Dear White People is the name of Justin Simien’s first feature film. Without any hyperbole, this might be one of the best debuts in filmmaking: knowing but not snarky, self-aware but not solipsistic, open to influence and confident in its own originality. It’s a clever campus comedy that juggles a handful of hot potatoes — race, sex, privilege, power — with elegant agility and only an occasional fumble. You want to see this movie, and you will want to talk about it afterward, even if the conversation feels a little awkward. If it doesn’t, you’re doing it wrong.
The movie is set at Winchester University, a fictional Ivy League campus whose upper-middle-class students glide through a preppy world of money and power. At Winchester, the black and white kids hang out together, provoking and razzing each other, and they fall into bed without anyone making a big deal of it. The white students, who have absorbed decades of black pop culture – hip-hop, Coming to America, the edgier-than-thou slang – connect with the black students in verbally precocious ways that may seem a little self-satisfied, but that convey a great deal more understanding than their counterparts possessed a generation ago. Yet the result of all this enlightened black/white exchange isn’t harmony. It’s a racial roller-coaster in which the conflicts, rivalries and cultural differences are now elevated to a form of power politics.
Dear White People gets incredible mileage out of the personality of Tessa Thompson’s mixed campus radical Samantha White and that of her co-star, Tyler James Williams. Williams isn’t the leading man, but he quietly leads the film. As Afro-wearing, gay Lionel, he plays a character we never see in movies, a shy, offbeat young male minority whose awkward social navigation invites as much sympathy and identification as laughs. In the film, he simply stands for any black kid who finds himself adrift in a sea of cliques and types that reserve one predetermined slot for his kind. In a sweet little reverie, he imagines himself fitting in smoothly with the caucasian kids and then with the Afrocentric crowd, his hairstyle and clothing changing to suit each reality. Yet neither are his reality.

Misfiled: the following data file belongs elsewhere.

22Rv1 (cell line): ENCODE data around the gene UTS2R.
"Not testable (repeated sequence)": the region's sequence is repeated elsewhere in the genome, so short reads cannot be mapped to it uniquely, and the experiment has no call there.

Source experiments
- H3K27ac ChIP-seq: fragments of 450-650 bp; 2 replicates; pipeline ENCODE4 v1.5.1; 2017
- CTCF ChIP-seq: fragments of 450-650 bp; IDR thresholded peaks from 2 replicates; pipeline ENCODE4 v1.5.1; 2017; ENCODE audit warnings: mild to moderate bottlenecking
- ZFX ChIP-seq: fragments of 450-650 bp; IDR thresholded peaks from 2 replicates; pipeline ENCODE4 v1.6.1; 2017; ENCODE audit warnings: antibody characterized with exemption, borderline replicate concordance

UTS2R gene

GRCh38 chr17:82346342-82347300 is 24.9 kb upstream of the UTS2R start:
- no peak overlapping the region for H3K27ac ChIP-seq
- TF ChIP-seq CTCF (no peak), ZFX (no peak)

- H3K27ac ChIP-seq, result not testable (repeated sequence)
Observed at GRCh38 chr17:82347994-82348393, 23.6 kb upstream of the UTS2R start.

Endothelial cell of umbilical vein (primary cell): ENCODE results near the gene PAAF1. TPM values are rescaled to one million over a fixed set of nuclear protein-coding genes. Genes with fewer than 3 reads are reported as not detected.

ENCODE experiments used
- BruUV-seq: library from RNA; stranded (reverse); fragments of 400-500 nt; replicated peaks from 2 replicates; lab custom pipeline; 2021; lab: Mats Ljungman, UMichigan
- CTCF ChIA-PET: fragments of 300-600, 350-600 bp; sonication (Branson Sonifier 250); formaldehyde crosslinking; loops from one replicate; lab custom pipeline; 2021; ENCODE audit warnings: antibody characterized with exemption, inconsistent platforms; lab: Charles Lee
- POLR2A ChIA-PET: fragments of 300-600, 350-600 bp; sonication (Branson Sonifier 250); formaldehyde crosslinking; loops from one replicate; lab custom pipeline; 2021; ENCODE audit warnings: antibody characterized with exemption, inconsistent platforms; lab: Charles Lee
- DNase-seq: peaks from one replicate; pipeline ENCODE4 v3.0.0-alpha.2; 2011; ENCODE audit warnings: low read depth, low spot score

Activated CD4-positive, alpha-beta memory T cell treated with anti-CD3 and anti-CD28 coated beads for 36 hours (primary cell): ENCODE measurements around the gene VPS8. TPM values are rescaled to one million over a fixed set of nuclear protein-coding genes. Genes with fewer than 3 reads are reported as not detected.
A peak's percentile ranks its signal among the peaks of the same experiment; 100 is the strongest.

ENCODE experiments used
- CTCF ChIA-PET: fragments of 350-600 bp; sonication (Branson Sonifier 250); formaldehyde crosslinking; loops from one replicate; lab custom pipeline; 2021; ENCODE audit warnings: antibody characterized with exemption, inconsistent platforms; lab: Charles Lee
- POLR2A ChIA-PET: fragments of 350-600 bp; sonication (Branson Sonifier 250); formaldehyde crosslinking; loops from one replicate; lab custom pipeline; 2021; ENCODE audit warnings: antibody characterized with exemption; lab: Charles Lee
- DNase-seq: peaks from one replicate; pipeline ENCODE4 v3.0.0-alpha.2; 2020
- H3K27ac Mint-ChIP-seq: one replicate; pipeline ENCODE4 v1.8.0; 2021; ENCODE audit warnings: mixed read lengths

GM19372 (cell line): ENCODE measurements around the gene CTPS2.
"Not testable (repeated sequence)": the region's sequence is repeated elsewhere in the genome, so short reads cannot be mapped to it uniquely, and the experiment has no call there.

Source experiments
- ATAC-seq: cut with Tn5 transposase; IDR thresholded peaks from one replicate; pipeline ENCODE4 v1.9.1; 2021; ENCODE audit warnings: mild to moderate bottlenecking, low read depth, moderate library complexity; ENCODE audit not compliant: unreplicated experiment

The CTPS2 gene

There are no easy heroes or foils in this briskly cross-cutting ensemble piece, only blossoming adults and beleagured elders (including Dennis Haysbert, cast to type as a no-nonsense Dean of Students) responding to a university economic crisis by standing their ground and sharpening their knives. Austerity breeds contempt. Two big events bookend the power plays and betrayals in between: A student government election complicated by House Negro/Field Negro politics of a distant era; and a racist theme party hosted by the movie’s fictional equivalent of the Harvard Lampoon. Along the margins, a reality TV producer pulls some marionette strings. This is Obama-era satire, but, in his visual storytelling, Simien is not joking. He’s not content to work from the stale but persistent improv-mockumentary template that’s been the state of the art for a decade–where the handheld camera flops around with a lack of conviction and worldview to match a gang of (often Ivy educated) comedy writers just bobbing for laughs.
Thompson’s fellow costars – Teyonah Parris and Brandon P Bell – likewise brings the right mix of vulnerability, personality, and uncertainty to their own respective characters. Meanwhile, in the supporting role arena, Dennis Haysbert doesn’t have to stretch his acting muscles much, but nonetheless brings the needed authority and presence to Manchester’s seasoned dean. Similarly, such people as Kyle Gallner, Brittany Curran, Brandon Alter, and newcomer Justin Dobies are given enough room to portray white characters that feel authentic – and span the spectrum in terms of attitudes toward the status quo of race and cultural identity.
At the end of the day, Dear White People does what Spike Lee’s early work managed to do: use cinema in a unique and captivating way to explore issues related to race and identity, without the resulting movie coming off as a glorified diatribe. Because the film has such a distinctly personal and “indie” feel, it just won’t be for everyone; however, those who do decide to give Dear White People a look should find the experience to be quite worthwhile and rewarding.